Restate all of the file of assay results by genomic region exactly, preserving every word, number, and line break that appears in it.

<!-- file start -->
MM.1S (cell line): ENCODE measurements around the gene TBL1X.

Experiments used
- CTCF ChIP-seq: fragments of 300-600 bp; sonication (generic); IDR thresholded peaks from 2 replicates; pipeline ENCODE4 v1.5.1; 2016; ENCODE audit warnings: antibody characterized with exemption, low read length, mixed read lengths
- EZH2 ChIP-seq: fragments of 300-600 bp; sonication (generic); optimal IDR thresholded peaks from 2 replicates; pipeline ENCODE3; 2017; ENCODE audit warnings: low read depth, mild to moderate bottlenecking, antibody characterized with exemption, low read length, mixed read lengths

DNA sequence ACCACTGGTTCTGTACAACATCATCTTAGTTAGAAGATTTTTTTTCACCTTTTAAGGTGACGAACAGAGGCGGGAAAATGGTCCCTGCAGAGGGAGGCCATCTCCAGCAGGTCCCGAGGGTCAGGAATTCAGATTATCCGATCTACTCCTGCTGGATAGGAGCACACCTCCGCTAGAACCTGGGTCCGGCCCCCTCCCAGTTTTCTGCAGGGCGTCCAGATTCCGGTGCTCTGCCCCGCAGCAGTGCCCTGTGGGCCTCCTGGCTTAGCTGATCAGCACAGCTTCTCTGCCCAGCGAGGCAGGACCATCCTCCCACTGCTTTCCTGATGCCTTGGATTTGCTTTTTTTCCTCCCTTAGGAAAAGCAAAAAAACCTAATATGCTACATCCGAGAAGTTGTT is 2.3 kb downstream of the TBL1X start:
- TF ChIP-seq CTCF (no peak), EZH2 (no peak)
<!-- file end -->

MM.1S (cell line): ENCODE measurements around the gene TBL1X.

Experiments used
- CTCF ChIP-seq: fragments of 300-600 bp; sonication (generic); IDR thresholded peaks from 2 replicates; pipeline ENCODE4 v1.5.1; 2016; ENCODE audit warnings: antibody characterized with exemption, low read length, mixed read lengths
- EZH2 ChIP-seq: fragments of 300-600 bp; sonication (generic); optimal IDR thresholded peaks from 2 replicates; pipeline ENCODE3; 2017; ENCODE audit warnings: low read depth, mild to moderate bottlenecking, antibody characterized with exemption, low read length, mixed read lengths

DNA sequence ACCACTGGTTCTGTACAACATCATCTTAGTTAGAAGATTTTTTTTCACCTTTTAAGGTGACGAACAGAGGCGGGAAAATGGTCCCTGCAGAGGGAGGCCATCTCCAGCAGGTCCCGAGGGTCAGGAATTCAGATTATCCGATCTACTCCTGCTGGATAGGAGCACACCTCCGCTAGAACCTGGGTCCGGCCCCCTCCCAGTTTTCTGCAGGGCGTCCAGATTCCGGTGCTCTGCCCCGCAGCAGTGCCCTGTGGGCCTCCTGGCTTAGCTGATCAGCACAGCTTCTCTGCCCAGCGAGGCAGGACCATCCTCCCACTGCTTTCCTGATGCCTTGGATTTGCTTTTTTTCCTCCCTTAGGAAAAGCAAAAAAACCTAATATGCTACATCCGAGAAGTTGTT is 2.3 kb downstream of the TBL1X start:
- TF ChIP-seq CTCF (no peak), EZH2 (no peak)